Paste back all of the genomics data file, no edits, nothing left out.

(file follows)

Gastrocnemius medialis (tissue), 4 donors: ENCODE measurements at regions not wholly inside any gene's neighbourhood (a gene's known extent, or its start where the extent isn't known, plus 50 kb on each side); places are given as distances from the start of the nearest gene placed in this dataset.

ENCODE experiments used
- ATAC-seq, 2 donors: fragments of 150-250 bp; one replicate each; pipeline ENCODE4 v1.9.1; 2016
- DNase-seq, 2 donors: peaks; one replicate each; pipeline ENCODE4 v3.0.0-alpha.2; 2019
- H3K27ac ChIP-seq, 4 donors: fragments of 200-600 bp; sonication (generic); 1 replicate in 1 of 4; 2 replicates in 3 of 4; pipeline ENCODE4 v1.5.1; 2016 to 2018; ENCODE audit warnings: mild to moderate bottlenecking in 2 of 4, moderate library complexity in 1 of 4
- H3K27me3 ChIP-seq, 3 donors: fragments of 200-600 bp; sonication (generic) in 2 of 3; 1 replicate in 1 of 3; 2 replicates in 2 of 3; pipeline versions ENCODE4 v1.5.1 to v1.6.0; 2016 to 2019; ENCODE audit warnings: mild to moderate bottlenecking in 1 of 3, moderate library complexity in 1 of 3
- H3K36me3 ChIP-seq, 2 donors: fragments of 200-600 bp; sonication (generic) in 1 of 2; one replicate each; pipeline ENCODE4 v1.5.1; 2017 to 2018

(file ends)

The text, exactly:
Gastrocnemius medialis (tissue), 4 donors: ENCODE measurements at regions not wholly inside any gene's neighbourhood (a gene's known extent, or its start where the extent isn't known, plus 50 kb on each side); places are given as distances from the start of the nearest gene placed in this dataset.

ENCODE experiments used
- ATAC-seq, 2 donors: fragments of 150-250 bp; one replicate each; pipeline ENCODE4 v1.9.1; 2016
- DNase-seq, 2 donors: peaks; one replicate each; pipeline ENCODE4 v3.0.0-alpha.2; 2019
- H3K27ac ChIP-seq, 4 donors: fragments of 200-600 bp; sonication (generic); 1 replicate in 1 of 4; 2 replicates in 3 of 4; pipeline ENCODE4 v1.5.1; 2016 to 2018; ENCODE audit warnings: mild to moderate bottlenecking in 2 of 4, moderate library complexity in 1 of 4
- H3K27me3 ChIP-seq, 3 donors: fragments of 200-600 bp; sonication (generic) in 2 of 3; 1 replicate in 1 of 3; 2 replicates in 2 of 3; pipeline versions ENCODE4 v1.5.1 to v1.6.0; 2016 to 2019; ENCODE audit warnings: mild to moderate bottlenecking in 1 of 3, moderate library complexity in 1 of 3
- H3K36me3 ChIP-seq, 2 donors: fragments of 200-600 bp; sonication (generic) in 1 of 2; one replicate each; pipeline ENCODE4 v1.5.1; 2017 to 2018